The baby lifted its head alongside the boat. With no hesitation I landed my palm on its snout and stroked its head. It was soft, rubbery, with a few short bristles you could easily see and feel. Cleary the animal easily feels you. I patted it more vigorously and it half-spun and presented its chin, which I duly scratched. I talked to it as I would have talked to a puppy. It was that kind of interaction. Safe, playful, innocent—and understanding; the whales knew the drill.

I thought about people who once came here to kill these whales, what Melville called, “so remorseless a havoc.” I thought of these wide-eyed innocents following their moms toward Alaska and the Killer Whales who, experienced in interception, would trigger terror en route and the full fury of these mothers to defend their babes.

Most of the while, the mother simply lay there. But a couple of times she put her head in reach. She was vastly bulkier, of course. And her body itself was a habitat to barnacles and to the crab-like whale lice that eat dead skin. When she rolled, her bottom looked like a boat ramp, like you could easily walk out on her.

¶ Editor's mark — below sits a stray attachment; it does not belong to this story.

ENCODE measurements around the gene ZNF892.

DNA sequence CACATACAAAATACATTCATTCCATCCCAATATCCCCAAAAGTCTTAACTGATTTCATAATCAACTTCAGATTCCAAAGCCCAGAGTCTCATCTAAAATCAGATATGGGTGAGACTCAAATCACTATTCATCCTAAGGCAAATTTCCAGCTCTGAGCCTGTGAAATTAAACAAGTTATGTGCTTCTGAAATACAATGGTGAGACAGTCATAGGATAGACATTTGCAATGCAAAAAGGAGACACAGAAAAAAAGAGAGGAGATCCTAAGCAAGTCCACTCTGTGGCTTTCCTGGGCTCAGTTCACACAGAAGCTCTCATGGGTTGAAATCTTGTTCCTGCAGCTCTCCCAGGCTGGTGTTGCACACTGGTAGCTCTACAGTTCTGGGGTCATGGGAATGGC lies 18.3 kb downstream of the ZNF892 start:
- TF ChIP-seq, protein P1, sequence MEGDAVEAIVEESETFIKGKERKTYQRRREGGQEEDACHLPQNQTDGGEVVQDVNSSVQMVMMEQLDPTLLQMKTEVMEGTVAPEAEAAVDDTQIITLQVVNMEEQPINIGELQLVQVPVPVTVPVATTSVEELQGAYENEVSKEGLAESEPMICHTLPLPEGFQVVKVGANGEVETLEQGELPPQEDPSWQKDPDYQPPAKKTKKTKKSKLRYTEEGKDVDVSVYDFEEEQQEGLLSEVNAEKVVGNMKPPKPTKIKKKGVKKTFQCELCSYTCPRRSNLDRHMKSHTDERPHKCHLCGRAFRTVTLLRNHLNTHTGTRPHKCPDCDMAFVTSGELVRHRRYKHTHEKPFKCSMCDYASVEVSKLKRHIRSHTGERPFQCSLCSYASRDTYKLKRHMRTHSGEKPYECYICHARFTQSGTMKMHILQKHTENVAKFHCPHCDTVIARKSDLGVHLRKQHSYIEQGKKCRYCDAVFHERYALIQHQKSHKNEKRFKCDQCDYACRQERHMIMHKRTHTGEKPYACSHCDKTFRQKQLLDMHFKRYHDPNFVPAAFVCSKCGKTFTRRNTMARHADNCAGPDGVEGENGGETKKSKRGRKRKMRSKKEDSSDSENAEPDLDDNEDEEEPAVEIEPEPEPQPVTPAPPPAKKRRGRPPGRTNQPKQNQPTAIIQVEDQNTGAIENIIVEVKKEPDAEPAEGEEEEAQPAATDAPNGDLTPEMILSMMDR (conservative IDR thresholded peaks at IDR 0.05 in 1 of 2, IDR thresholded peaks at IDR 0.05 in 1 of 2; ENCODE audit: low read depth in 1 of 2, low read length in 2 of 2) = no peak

The experience was quite moving. Surprisingly so. I’ve seen many whales, often at very close range. But these interactions, unique in the world as far as I know, represent the relationship with animals and nature that I wish we could have everywhere, all the time.

At this point in the history of humans and the world, that’s not possible. In many ways the world is a harsh and unfair place. Humans are the world’s best chance to set a few things right, but so far we are a long way from being capable of fulfilling our, and the world’s, potential.

It was interesting to me that here, in this desert, where we would say the people are very poor, those who live here are, in fact, rich enough in spirit to afford the whales respect and peace.

“Often, over all these years,” Pachico told me, “I have wondered what message the whales are trying to give us. But what I have learned from being with them is that the world is for us to share.”

If only we could all simply learn just that. Perhaps that message is so big, it does indeed take a whale to bring it out in us.

This is Pachico, the man the whales first approached over 40 years ago.